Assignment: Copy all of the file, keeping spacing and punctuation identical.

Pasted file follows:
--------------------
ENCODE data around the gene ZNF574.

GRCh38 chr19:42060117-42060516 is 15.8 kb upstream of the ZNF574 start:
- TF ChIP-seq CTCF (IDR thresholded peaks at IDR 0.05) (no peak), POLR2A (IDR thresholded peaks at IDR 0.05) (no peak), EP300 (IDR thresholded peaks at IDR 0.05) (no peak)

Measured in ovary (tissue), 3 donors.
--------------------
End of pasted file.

ENCODE data around the gene ZNF574.

GRCh38 chr19:42060117-42060516 is 15.8 kb upstream of the ZNF574 start:
- TF ChIP-seq CTCF (IDR thresholded peaks at IDR 0.05) (no peak), POLR2A (IDR thresholded peaks at IDR 0.05) (no peak), EP300 (IDR thresholded peaks at IDR 0.05) (no peak)

Measured in ovary (tissue), 3 donors.